Kirk Gibson’s iconic home run, Game 1, 1988 World Series, with the great Vin Scully on the call. Courtesy of YouTube.
So there we were, bantering with each other, watching the game unfold the way everyone thought it would, Canseco hitting that grand slam off of Tim Belcher.
Pretty soon it was the ninth, the A’s up 4-3.
Dennis Eckersley, who pitched like he was wearing a blue unitard with a large “S” on his chest all season, was sent in to wrap things up.
Eck took care of the first two batters with ease,
Mike Davis got on base with two out,
Gibson came up, my friend next to me, who was from the Bay Area and was a big A’s fan, watching the screen intensely and muttering, “Come on Eck…”
And you know the rest, Jack Buck exclaiming about how he couldn’t believe what he just saw and the great Vin Scully commenting about how “…the impossible just happened.”
The current Dodgers’ orders: To get one of these. They will need to win four more game to earn this. Photo courtesy of allexpress.com
Like Buck, we obviously couldn’t believe what we just saw either.
More or less every one of us UCLA band members from SoCal was ecstatic over the Dodger win.
I was impressed, and I remarked to someone that it was going to be a great Series, but to be honest I felt that those Athletics were just too strong and they would come back and restore order in Game 2 the next day.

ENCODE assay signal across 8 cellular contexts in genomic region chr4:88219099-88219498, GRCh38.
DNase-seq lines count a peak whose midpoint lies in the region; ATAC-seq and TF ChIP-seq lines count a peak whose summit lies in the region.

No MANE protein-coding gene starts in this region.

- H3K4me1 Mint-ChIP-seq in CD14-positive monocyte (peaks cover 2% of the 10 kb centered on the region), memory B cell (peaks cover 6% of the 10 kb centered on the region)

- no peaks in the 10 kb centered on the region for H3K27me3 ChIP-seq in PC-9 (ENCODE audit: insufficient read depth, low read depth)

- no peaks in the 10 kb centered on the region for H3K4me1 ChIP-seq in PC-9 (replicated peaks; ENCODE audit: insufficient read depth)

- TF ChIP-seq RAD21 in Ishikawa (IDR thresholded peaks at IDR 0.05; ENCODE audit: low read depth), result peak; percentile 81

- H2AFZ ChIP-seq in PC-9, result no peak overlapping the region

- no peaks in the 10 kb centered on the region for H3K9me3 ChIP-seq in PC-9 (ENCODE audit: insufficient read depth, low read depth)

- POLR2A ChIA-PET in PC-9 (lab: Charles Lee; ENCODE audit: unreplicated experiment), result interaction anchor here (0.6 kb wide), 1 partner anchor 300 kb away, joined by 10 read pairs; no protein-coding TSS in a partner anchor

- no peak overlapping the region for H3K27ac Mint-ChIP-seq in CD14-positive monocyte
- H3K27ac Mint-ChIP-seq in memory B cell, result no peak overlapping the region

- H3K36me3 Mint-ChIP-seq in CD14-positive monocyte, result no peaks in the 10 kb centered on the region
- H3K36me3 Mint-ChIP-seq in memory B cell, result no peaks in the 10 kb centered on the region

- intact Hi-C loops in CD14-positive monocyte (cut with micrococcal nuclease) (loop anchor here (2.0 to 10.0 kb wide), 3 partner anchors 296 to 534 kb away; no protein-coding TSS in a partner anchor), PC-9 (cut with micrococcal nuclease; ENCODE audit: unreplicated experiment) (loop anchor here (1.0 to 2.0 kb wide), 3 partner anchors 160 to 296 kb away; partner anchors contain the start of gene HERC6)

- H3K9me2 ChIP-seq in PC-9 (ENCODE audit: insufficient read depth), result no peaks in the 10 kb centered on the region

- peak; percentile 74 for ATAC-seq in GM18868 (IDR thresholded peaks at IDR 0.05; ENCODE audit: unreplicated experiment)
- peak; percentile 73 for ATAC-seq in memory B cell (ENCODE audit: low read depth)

I particularly remember the headline of Oakland’s newspaper, the Tribune, the next morning:
Mind you, that appeared on the front page of the main section, not the front page of the sports section.
Orel Hershiser and the rest of that Dodger pitching staff then proceeded to show me how much I knew, as I neglected one important adage regarding baseball…
“Good pitching beats good hitting.”
The fact that the Dodgers were parading in downtown L.A. with the Commissioner’s Trophy in hand, with manager Tommy Lasorda dancing on the steps of City Hall at the celebration rally, a week later, proved that fact as I was one of those who, according to Lasorda after they clinched the crown in Game 5, Hershiser striking out Tony Phillips to end it, didn’t think that…
“(the Dodgers) could beat the mighty Mets! Nobody (me included) thought that we could beat the team that won 104 games in the regular season! But we believed it!!”
The UCLA Band was in that victory parade, but I wasn’t among the marchers playing my tenor saxophone that day as I most likely had a class.
Twenty-nine years later, I have a lot more faith in that blue-clad team from Chavez Ravine north of downtown – probably because they are much better than that ’88 team was.
And it’s my dear hope that history will repeat itself.
Because if it does, I have promised myself that I will attend the parade downtown, and the rally as well.
Orel Hershiser (left) being bear-hugged by Rick Dempsey (center), with first baseman Franklin Stubbs (right) rushing to join in, after the Dodgers secured their 6th World Series title. Photo courtesy of gettyimages.com